1. Aye, I lost some hope for the BCEd Plan when a leader suggested learning needs to be couched in “real” experiences. Hopefully, at a time when new budgets and regulations have virtually precluded field trips, common sense will prevail. I’ve not yet heard that the use of “non-real” textbooks, movies and videos, plays, poetry and iOS/Android apps are unwelcome. This gives me some hope that policy makers may eventually awaken to the promise held by the enthusiastic registration of over one billion children and over one billion adults in such environments since 2000. We will build it, and they will come. Whether in public schooling, or otherwise. Thanks for your ever gracious and encouraging words David. Back at you. : )

  3. Hi Dave,

    I read your post yesterday morning and have been contemplating my response.

    It was such a challenging year, for sure. You are such an amazing person and educator though, to realize that the year is what it was and now, it is time to move forward. I love how, in the midst of all the challenges, you are still able to think of the many great things as well. THAT is what makes you the positive person you are. That is what makes your impact on others important. You can always see the bright side of things (but not in an annoying, rose-coloured-glasses kind of way).

    I believe also that we have incredible possibilities for education in the future. Heck, as you mentioned, there are amazing things happening every single day in classrooms around the province – things that wouldn’t have been possible even 3 years ago! It is incredible how quickly things are changing and evolving. Pretty soon, hopefully, there will be no other option for educators (teachers and leaders alike) to get on board and join the ride!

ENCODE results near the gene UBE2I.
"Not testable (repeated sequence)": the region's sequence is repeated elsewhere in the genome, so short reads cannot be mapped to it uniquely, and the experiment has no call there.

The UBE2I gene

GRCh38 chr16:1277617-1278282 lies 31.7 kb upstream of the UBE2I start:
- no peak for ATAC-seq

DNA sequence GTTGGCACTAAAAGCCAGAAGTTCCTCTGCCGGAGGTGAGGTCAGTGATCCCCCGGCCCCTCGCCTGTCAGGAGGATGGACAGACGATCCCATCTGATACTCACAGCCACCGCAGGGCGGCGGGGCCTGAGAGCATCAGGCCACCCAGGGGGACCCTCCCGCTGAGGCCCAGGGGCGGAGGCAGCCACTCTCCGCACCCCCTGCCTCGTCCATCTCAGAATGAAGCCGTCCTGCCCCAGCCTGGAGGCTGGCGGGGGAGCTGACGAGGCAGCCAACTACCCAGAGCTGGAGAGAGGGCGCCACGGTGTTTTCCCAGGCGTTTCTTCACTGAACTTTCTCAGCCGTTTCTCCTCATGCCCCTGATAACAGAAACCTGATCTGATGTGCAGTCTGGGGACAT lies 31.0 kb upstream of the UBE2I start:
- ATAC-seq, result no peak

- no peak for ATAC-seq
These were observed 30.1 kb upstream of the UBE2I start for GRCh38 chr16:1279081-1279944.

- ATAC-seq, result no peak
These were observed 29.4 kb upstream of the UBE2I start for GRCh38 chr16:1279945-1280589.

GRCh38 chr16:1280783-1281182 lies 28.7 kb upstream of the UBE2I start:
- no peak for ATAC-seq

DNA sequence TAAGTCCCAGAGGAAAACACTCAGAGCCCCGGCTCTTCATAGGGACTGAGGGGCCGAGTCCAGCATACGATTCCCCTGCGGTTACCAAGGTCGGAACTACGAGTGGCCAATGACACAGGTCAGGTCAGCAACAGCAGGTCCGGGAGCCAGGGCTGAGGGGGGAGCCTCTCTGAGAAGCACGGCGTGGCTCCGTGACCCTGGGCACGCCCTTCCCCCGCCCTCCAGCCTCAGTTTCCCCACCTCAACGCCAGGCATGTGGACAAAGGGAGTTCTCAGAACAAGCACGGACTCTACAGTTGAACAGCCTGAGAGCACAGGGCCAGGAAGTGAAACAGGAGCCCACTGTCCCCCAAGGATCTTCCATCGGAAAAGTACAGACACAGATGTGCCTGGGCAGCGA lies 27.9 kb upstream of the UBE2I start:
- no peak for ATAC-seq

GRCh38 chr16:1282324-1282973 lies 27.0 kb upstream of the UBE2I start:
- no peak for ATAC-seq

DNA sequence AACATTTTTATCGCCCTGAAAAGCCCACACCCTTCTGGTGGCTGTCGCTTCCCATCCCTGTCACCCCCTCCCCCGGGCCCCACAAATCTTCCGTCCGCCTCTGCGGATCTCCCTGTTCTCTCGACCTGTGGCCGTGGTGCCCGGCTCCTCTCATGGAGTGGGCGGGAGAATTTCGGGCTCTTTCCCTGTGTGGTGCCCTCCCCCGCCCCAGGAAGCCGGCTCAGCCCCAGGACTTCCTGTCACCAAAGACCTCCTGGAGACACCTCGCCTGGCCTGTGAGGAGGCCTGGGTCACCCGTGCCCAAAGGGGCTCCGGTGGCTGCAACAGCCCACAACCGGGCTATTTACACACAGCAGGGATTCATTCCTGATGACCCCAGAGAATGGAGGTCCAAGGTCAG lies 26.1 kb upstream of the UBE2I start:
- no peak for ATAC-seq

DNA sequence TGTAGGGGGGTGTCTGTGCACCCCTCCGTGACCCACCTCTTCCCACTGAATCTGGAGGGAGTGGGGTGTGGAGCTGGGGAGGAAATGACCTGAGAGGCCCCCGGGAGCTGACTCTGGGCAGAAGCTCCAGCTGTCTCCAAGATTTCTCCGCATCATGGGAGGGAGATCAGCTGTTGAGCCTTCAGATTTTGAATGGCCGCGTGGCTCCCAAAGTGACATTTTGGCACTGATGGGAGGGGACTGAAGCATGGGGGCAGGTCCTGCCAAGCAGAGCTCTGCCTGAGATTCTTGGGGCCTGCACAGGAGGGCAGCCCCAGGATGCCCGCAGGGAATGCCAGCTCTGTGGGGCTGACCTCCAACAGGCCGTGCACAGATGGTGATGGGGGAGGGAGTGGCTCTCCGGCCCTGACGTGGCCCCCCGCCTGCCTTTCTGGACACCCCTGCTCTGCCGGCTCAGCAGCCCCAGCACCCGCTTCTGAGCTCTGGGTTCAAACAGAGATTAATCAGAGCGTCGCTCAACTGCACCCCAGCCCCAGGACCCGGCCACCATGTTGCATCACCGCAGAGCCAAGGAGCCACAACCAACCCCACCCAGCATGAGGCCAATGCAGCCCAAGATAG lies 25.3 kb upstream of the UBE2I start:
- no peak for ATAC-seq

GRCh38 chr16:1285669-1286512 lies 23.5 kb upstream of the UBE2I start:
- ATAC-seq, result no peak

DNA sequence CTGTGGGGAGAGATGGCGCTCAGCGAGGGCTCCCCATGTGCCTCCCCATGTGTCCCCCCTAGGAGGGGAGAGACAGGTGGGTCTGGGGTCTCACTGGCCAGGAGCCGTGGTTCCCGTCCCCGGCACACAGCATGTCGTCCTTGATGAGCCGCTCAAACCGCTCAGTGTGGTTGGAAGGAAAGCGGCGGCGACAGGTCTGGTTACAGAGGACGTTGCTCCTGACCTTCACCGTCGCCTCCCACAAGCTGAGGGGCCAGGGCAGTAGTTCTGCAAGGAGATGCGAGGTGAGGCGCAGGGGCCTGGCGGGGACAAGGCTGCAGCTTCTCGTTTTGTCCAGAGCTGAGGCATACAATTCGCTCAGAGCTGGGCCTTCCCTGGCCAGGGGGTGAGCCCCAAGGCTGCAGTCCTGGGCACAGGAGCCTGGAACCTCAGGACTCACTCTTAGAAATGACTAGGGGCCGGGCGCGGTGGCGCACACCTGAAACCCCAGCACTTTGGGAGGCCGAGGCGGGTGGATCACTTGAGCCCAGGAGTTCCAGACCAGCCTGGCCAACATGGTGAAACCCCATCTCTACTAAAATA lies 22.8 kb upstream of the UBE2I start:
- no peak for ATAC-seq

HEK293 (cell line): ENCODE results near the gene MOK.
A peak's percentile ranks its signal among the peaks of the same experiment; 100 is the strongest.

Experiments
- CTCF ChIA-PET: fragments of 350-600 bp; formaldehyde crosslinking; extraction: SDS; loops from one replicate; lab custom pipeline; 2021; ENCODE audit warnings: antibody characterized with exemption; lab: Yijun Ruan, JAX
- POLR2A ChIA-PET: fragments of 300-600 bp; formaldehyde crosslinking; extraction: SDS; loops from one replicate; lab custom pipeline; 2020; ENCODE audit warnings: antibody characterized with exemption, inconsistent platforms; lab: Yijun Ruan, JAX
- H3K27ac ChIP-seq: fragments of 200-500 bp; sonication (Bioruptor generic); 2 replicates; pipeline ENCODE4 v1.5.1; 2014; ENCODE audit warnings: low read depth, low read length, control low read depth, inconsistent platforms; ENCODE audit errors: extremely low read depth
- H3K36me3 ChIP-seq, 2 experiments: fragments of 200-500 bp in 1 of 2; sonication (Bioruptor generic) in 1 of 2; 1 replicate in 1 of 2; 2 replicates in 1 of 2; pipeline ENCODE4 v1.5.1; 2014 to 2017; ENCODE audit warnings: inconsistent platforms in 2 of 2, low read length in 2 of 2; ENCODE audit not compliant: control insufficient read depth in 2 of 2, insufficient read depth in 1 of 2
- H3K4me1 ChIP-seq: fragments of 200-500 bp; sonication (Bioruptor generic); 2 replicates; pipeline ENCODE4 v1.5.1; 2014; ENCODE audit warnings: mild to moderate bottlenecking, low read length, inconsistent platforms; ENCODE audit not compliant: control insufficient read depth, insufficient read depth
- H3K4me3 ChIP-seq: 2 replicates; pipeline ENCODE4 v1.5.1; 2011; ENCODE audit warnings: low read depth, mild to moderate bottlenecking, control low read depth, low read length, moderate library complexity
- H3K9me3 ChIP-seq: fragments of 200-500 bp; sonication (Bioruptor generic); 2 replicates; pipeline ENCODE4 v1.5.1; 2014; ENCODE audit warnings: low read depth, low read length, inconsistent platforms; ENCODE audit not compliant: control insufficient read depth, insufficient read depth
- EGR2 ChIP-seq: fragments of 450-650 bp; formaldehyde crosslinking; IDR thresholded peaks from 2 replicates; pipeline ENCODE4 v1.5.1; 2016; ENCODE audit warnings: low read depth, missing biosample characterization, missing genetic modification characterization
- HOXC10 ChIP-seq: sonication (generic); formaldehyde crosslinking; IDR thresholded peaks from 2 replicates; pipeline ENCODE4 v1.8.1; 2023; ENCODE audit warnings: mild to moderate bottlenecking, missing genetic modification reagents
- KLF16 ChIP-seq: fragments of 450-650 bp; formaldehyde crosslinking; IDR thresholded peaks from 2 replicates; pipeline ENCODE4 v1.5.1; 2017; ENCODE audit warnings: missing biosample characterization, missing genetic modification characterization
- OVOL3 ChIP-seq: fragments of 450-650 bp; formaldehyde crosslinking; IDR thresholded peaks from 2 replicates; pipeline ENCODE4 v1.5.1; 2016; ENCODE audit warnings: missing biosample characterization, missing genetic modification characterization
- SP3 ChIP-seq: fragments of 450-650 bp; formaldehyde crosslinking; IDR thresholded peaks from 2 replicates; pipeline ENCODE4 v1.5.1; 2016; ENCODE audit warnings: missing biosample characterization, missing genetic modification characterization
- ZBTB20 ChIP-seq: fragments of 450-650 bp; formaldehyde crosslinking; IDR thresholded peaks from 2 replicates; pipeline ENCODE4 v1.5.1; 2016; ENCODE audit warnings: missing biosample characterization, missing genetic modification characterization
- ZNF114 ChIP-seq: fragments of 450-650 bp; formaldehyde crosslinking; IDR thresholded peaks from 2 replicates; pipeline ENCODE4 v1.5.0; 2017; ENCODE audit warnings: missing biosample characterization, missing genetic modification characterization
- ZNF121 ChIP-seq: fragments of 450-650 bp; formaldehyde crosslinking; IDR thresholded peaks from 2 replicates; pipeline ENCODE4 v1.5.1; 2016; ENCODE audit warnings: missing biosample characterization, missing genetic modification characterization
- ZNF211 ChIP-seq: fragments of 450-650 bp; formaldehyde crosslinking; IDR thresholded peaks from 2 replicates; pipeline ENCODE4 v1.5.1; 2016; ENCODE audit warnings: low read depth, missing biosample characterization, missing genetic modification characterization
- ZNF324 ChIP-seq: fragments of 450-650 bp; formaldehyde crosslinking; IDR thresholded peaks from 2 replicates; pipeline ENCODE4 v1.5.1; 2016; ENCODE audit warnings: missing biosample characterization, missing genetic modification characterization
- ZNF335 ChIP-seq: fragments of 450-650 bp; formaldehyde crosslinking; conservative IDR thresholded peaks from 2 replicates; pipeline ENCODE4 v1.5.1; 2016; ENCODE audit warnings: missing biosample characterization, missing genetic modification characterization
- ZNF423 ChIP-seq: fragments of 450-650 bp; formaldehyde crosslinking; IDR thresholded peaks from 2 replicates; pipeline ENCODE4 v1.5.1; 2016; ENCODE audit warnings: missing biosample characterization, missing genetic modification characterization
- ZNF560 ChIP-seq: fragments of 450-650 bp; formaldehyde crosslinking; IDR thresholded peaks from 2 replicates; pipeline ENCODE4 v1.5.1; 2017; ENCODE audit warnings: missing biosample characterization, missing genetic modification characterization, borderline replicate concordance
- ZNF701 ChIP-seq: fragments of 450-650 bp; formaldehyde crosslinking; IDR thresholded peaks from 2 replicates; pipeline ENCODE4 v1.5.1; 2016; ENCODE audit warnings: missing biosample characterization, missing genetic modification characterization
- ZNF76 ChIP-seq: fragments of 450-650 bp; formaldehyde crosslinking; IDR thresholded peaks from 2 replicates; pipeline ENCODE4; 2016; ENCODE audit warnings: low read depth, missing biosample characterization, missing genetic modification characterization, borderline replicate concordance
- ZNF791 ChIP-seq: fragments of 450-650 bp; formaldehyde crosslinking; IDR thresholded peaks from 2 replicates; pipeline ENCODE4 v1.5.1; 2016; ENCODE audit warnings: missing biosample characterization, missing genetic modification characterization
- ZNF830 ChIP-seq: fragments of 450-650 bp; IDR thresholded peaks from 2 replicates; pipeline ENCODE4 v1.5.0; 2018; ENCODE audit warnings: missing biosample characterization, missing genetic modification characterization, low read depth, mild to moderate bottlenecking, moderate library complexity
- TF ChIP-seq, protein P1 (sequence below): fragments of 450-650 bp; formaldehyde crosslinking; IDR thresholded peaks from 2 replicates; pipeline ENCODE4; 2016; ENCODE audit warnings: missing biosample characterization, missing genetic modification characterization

Thanks for your inspiration and positive thoughts.

    I hope you can now enjoy a well-earned, relaxing summer holiday with family and friends!


    1. Tia,
      You have been a pillar of support for me, thank you! I think through timing and serendipity, you’ve ended up hearing the worst of what I’ve had to deal with, and with so many emotional events happening, it was great to be able to share with someone on the ‘outside’ if that makes any sense? Again, thank you…

      And so now, like you, I sit here with a great summer break ahead, excited about what the future holds!

  4. This is the line that sticks to me, Pal:

    And yet, we live in an era where people talk about education being broken… Like ‘it’ is a thing we can dispose of.

    – – – – –

    Whether people think education is broken or not, it isn’t something that we’ll be disposing of anytime soon — which means we need to find ways to polish our practices so that they give MORE kids MORE opportunities to succeed.

    That’s going to drive me for the next good while.

    Thanks for the challenge…

    1. Bill, it has been a mission of mine to shift the view from ‘broken’ to ‘transforming’:

      I look to educators like you, still in the classroom and truly making a difference as my example(s). As well as for students, we also have to create an environment for teachers to have MORE and MORE opportunities to succeed!